Photodynamic therapy (PDT) is performed as a salvage treatment for patients with residual or recurrent esophageal cancer after chemoradiotherapy (CRT). Although PDT is considered less invasive than salvage surgery, it is unclear how deep its effects are and whether it causes damage to adjacent tissues. Herein, we report a case of esophageal cancer treated with PDT followed by esophagectomy. In this case, we evaluated the effect of PDT on adjacent tissues based on surgical and pathological examination.
A 58-year-old man with dysphagia was diagnosed with esophageal squamous cell carcinoma (SqCC; T1N0M0, Stage I) in the upper thoracic esophagus. He underwent definitive CRT with two courses of 5-fluorouracil and cisplatin every 4 weeks with 60 Gy of radiation. Twelve months after CRT, endoscopic examination revealed local recurrence, and PDT using talaporfin sodium was performed. The tumor recurred again 6 months after PDT, and robot-assisted thoracoscopic esophagectomy was performed as a definitive treatment. Tissues around the left side of the esophagus and thoracic duct were tightly adherent with severe fibrosis and were successfully removed by extended resection. Histopathological examinations showed that the esophageal wall and peri-esophageal tissue were replaced by fibrous tissue and this extended even beyond the tumor.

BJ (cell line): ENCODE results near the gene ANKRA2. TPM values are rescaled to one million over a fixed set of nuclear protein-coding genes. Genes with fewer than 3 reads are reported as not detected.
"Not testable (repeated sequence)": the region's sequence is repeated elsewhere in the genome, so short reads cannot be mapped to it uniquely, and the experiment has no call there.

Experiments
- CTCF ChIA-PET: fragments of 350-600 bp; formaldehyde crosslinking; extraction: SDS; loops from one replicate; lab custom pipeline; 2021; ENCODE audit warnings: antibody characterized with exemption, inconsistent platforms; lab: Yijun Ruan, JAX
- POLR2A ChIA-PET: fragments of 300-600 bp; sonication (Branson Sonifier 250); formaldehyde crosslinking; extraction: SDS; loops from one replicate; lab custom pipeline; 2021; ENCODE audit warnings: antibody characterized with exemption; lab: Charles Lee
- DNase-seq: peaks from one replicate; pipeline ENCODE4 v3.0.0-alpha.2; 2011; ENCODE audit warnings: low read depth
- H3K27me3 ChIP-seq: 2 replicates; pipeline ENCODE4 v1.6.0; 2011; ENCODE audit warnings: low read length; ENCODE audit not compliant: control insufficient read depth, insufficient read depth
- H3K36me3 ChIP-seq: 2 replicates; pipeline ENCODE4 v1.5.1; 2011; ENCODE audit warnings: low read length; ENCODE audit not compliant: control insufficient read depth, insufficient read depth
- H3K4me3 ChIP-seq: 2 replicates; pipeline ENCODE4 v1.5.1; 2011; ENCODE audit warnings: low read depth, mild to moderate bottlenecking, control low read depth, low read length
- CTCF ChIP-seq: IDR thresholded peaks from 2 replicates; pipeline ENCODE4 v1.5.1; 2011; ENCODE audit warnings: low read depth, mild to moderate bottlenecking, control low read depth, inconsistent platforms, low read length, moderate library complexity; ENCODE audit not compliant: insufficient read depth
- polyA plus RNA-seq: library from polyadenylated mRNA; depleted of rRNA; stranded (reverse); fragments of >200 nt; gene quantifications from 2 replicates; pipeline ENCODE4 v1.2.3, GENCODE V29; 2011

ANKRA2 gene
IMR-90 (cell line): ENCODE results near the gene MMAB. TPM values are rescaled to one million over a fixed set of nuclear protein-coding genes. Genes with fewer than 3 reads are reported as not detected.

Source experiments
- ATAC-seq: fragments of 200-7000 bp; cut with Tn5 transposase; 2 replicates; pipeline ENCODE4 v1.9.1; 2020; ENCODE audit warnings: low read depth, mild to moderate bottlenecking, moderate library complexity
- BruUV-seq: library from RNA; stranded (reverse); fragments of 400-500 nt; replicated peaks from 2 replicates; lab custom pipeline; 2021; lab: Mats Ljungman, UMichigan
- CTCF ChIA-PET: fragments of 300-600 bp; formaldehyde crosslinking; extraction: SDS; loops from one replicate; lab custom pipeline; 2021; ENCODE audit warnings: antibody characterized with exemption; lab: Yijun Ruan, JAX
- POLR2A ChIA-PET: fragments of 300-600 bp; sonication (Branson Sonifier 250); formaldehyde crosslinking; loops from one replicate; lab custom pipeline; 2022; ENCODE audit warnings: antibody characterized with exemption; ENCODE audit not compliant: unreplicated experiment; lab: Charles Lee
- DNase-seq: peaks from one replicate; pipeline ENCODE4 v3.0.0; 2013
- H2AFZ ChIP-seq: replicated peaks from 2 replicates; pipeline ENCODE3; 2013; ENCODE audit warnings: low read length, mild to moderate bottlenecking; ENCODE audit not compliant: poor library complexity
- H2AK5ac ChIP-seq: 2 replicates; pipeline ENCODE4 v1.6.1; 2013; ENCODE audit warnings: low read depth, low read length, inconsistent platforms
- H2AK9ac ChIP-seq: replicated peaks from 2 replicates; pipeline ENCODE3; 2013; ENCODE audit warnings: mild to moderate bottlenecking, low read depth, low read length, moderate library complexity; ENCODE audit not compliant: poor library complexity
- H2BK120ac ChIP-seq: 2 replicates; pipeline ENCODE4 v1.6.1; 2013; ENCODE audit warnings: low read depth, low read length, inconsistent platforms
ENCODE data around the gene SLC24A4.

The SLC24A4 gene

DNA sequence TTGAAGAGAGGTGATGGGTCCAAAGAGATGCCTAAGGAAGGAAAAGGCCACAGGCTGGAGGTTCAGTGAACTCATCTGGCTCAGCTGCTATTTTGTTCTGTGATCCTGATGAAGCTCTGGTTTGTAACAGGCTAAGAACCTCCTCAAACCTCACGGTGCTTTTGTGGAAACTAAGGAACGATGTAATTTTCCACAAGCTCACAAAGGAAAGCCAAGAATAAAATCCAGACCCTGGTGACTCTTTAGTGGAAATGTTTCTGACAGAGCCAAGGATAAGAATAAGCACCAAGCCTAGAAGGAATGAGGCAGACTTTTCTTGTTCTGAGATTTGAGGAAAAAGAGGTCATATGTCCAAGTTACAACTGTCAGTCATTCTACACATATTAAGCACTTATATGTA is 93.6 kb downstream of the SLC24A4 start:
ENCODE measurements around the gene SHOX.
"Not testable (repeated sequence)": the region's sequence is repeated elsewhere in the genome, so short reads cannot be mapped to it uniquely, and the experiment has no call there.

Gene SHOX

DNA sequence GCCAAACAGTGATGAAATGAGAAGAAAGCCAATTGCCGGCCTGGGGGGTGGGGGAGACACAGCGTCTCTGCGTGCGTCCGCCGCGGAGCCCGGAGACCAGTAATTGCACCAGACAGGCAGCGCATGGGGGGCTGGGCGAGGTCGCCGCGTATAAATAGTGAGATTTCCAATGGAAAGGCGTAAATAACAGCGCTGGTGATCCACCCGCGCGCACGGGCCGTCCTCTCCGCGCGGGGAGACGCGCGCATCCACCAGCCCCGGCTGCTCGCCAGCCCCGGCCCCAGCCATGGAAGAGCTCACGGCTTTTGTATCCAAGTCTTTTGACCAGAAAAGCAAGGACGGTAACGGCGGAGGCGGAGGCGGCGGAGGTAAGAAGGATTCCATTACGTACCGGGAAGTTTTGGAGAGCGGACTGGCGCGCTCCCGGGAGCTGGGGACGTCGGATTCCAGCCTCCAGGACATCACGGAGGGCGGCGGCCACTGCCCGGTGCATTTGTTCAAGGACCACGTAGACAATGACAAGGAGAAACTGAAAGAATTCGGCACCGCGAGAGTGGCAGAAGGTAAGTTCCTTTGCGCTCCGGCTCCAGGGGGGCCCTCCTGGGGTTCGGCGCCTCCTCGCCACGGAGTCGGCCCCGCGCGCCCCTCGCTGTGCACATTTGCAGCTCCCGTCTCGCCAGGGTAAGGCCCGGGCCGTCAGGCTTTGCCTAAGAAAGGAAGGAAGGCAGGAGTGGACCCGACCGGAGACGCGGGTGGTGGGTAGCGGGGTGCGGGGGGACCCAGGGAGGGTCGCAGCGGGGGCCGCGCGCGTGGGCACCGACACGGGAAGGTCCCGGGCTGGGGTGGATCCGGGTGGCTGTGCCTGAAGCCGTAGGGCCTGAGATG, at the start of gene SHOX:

The primary tumor was limited to the submucosal layer, and the target for irradiation had some longitudinal margins. Therefore, PDT can cause intense inflammation in tissues adjacent to the tumor.
It is necessary to consider the location when performing salvage esophagectomy after PDT.